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-   -   Concept for roll center correction. Fabricators and engineers please chime in. (http://forum.e46fanatics.com/showthread.php?t=947674)

IrocThe325i 09-29-2012 07:36 PM

Concept for roll center correction. Fabricators and engineers please chime in.
 
Okay, so, as most of us know over lowering a car with a Macpherson strut suspension design causes poor roll center. Poor roll center means that regardless of how low you go you will not reduce body roll as expected. Lowering does lower center of gravity but that doesn't mean sh*t if the end of your control arms are pointing upwards at a 60* angle.

So heres an idea that seems pretty simple which makes me believe i'm over looking something substantial.

On the Knuckle (spindle/hub) Why can't you extend the little arm that protrudes downward where the ball joint bolts through? If you cut it and welded an inch and a half or so and gusseted the arm, leaving room for the balljoint bolt of course, would it crack off and cause you to flip and burn to death???

Im trying to find a diagram to modify to help provide a better explanation of what im talking about.

Im considering having my fabricator friend modify a set of knuckles and test it out. Although i rather use a beat up old e46 than mine.

All you people that are most likely smarter than me, throw some input my way and tell me why or why not.

HaloArchive 09-29-2012 08:29 PM

Draw it up in AutoCAD and run a projection.

Bayerische E46 09-29-2012 08:37 PM

This is a question you'd have more luck getting an answer to in the track section at bimmerforums.com.

http://forums.bimmerforums.com/forum...play.php?f=128

drift.mechanic 09-29-2012 08:45 PM

DO NOT MODIFY THE SPINDLE

If you want to roll sender correct your control arm, you have 2 choices:

1- Instead of having a ballpoint at the end of the control arm bolting to the spindle, have a spherical bearing installed. Fabricate a long bolt that has the same taper as the OEM ball joint to fight snugly in the tapered orifice. Using a conical spacer and tubular "pipe shaped" spacers until the desired angle of the control arm is achieved. The bolt must be long enough to go completely through the spherical bearing, pass through another conical spacer, to allow full movement of the bearing, then cap it off with a castle nut and cotter pin.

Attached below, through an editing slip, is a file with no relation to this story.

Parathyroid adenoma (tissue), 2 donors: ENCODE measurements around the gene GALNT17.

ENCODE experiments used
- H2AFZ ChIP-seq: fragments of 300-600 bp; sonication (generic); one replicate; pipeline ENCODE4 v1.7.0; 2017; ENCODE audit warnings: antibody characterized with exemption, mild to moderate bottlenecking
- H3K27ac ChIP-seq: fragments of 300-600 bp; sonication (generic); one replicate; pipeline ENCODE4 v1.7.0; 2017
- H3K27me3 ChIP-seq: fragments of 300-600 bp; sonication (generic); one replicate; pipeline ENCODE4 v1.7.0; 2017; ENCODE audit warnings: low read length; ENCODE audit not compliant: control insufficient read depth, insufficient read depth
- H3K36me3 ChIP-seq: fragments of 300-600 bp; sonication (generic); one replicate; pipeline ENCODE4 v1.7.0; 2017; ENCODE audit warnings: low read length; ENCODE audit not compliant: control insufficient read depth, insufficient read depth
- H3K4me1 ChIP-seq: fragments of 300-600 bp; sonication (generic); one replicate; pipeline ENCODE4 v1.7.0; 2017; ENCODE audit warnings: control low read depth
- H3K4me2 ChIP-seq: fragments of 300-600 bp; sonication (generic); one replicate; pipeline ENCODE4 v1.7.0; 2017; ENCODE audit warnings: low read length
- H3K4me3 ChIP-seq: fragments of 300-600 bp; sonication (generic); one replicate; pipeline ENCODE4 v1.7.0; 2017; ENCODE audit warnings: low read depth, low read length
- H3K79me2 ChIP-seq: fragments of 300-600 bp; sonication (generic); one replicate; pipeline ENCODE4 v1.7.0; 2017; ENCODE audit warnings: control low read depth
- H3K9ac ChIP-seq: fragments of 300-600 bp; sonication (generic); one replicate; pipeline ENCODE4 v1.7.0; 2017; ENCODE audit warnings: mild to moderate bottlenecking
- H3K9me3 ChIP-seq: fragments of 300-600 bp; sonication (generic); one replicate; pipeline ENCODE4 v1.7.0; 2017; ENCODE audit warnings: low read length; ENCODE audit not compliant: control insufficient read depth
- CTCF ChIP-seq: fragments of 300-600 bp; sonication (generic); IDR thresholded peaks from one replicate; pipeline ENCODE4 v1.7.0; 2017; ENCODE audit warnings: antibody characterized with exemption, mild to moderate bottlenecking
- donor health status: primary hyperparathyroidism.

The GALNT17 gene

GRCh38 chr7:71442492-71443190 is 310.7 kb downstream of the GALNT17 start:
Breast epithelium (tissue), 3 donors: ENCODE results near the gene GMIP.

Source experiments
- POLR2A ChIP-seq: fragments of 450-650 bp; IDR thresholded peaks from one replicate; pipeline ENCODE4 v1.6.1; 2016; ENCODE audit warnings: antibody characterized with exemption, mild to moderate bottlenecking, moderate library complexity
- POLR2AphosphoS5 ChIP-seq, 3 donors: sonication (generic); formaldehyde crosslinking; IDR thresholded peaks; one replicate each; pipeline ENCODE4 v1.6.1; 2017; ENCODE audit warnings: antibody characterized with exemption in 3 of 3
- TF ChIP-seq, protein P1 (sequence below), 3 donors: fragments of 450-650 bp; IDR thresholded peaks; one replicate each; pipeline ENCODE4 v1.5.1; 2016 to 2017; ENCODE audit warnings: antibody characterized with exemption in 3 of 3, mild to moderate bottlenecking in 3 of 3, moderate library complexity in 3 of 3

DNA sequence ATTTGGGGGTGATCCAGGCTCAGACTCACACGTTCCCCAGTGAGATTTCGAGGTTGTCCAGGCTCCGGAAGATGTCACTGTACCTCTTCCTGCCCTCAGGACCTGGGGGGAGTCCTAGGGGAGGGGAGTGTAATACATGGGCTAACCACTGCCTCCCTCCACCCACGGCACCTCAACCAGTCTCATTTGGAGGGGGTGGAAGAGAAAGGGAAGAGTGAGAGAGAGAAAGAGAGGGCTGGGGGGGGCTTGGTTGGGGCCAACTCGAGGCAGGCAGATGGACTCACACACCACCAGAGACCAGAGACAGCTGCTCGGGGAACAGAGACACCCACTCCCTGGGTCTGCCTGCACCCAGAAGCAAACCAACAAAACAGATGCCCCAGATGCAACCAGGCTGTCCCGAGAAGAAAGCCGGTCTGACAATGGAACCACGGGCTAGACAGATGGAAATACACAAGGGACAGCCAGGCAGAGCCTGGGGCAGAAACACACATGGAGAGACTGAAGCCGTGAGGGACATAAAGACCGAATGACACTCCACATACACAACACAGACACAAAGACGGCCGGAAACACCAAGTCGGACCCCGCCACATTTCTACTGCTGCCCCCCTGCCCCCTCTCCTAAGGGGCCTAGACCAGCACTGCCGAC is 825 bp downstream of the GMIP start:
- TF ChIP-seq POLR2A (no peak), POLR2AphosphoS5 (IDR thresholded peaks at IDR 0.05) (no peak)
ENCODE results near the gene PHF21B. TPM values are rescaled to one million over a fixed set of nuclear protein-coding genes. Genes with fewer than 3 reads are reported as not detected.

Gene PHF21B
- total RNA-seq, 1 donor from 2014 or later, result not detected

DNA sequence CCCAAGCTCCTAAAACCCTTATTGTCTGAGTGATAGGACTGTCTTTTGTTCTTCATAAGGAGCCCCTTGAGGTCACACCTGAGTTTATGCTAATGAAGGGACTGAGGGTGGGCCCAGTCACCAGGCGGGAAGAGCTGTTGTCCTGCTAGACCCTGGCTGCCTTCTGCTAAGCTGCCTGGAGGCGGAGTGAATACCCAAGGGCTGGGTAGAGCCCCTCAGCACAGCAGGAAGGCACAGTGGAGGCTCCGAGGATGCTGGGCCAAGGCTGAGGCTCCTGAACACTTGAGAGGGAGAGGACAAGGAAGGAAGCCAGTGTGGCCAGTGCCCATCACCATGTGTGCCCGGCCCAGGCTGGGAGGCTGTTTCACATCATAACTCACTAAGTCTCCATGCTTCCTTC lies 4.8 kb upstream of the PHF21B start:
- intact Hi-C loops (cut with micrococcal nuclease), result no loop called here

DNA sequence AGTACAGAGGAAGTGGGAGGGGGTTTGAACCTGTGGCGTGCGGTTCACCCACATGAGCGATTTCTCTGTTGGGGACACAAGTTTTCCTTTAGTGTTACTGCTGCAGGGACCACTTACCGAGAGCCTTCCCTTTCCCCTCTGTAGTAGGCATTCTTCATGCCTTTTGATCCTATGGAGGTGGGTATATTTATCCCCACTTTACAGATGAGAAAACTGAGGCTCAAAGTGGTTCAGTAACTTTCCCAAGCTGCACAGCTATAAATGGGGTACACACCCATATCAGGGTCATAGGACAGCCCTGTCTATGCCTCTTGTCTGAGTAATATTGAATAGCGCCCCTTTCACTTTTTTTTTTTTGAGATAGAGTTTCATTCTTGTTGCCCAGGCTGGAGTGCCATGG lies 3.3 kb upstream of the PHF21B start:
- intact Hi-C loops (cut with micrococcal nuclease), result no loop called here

2- Fabricate a offset bar to bridge the 2 tapered holes of the ball joint and tie rod. The bar has to be the correct height to correct the angle of the control arm since it is not adjustable. 2 tapered holes have to be drilled in the bar, relocating the tie rod and ball joint lower towards the ground than before. Generally this setup is used in drifting where they try to achieve more steering angle by relocating the tie rod pickup closer to the center of the spindle, thus giving you reduced steering feedback but increasing steering angle (changed the fulcrum of the tie rod assy).

Hope this helps, but don't modify the spindle, it's only a matter of time before it cracks, regardless of how good the welder is.

If you want picture examples of what I'm talking about, visit Driftworks website and lookup their Geomaster knuckle kits for Nissan 240sx/Silvia.

Good luck.

Bayerische E46 09-29-2012 08:48 PM

^ +1. I was going to add that you could apply a similar principle to what racers do to correct bump steer (i.e. mechanically spacing the pivot point downwards instead of cutting/welding a knuckle). There it is.

OP, check out this link:
http://www.modified.com/tech/0508_sc...3/viewall.html

IrocThe325i 09-29-2012 09:26 PM

1 Attachment(s)
Yessss perfectt!!!!
Attachment 471674

but how would this work for an aluminum control arm?



Not from my iphone

Bayerische E46 09-29-2012 09:55 PM

Quote:

Originally Posted by IrocThe325i (Post 14773960)
Yessss perfectt!!!!
Attachment 471674

but how would this work for an aluminum control arm?



Not from my iphone

Um, seeing that we're talking funky angles, I wouldn't trust an aluminum control arm that's designed virtually flat. On my racecar, or on any car, I would only adopt something like that if I had a custom-built steel control arm.

In the photo you posted, look at the arm - it's still and look how much reinforcement was done to it. I wouldn't even consider aluminum.

drift.mechanic 09-29-2012 11:17 PM

Honestly there is no issue using an aluminum control arm. Problem would be the angle if the tip of the control arm (specifically the portion where the ball joint is). I doubt the original control arm would have the correct angle without modifying it. Only way to know would be to try, I'm game so if someone has a control arm they replaced hanging around, I'll through a spherical on it and have a look.